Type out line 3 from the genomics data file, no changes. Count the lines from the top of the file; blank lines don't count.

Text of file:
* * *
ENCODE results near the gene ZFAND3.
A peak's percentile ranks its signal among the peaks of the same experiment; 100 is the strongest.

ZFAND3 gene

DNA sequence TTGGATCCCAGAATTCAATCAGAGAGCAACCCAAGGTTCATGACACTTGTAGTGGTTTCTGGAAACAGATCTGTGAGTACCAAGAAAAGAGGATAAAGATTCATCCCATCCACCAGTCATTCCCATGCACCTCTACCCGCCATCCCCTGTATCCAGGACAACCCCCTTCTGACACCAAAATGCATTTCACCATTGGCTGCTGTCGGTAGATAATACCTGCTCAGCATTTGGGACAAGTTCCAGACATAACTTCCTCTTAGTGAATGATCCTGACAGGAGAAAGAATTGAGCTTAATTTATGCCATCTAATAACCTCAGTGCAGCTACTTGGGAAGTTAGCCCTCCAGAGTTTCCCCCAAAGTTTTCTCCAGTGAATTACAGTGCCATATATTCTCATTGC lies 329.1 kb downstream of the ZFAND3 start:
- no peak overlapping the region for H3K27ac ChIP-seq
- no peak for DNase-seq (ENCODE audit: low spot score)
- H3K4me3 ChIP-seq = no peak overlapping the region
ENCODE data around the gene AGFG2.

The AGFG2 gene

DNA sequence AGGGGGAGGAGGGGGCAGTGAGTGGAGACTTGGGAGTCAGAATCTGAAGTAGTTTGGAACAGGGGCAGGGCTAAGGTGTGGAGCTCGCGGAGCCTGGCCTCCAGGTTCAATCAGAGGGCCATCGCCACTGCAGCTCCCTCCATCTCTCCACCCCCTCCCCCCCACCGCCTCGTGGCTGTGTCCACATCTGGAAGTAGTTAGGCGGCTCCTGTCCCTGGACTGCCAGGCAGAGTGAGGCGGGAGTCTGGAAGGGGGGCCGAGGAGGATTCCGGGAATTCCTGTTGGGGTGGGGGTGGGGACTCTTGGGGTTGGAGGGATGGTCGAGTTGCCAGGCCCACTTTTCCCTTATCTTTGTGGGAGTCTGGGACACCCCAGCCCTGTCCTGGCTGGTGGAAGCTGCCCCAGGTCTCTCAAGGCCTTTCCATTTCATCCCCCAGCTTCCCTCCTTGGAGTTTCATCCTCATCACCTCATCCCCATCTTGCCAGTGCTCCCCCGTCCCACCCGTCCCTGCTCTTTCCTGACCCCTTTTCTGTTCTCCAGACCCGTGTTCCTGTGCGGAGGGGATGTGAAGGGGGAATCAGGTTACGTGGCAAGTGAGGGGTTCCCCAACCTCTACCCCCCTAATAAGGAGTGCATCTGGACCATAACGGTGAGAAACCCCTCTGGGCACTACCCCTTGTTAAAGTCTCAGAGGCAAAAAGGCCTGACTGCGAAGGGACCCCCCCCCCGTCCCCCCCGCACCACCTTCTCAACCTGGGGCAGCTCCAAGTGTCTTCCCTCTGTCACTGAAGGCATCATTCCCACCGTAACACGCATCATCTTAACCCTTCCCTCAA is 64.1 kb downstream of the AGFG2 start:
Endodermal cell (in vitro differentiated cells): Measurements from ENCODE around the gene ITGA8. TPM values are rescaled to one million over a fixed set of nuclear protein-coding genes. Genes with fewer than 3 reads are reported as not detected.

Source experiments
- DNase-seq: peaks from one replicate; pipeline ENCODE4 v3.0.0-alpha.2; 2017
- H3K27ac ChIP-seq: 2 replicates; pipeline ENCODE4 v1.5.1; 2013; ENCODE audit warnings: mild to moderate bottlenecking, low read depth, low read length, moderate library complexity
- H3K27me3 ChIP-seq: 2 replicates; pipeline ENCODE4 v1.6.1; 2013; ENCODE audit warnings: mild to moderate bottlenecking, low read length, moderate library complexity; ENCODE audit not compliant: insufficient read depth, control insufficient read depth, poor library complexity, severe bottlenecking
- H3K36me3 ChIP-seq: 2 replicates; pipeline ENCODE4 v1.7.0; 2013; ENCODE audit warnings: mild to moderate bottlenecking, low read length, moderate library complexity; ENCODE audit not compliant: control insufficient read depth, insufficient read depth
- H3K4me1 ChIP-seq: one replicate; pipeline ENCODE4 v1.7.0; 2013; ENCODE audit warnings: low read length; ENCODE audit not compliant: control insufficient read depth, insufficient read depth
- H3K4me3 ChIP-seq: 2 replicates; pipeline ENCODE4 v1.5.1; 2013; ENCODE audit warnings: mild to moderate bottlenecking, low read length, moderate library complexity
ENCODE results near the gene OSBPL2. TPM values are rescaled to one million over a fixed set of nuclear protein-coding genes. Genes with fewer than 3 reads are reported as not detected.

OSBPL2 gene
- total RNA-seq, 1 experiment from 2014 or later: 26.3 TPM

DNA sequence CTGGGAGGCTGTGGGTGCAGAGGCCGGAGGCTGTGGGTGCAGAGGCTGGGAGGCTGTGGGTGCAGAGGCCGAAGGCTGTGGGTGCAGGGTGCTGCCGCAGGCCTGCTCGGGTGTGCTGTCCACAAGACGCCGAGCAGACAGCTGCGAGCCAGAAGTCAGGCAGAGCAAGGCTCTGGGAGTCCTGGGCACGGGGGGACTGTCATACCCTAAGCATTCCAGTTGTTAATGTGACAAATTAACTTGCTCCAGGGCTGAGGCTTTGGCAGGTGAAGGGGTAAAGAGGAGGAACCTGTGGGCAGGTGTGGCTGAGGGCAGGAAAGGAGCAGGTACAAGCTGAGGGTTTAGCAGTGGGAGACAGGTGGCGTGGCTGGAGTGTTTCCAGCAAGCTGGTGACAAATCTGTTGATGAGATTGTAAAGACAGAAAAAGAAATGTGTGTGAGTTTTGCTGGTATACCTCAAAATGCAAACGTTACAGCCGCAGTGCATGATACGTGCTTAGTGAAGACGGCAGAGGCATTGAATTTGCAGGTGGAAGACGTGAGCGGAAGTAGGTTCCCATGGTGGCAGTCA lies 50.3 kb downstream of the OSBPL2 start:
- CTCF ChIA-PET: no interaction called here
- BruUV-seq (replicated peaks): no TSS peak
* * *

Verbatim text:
ZFAND3 gene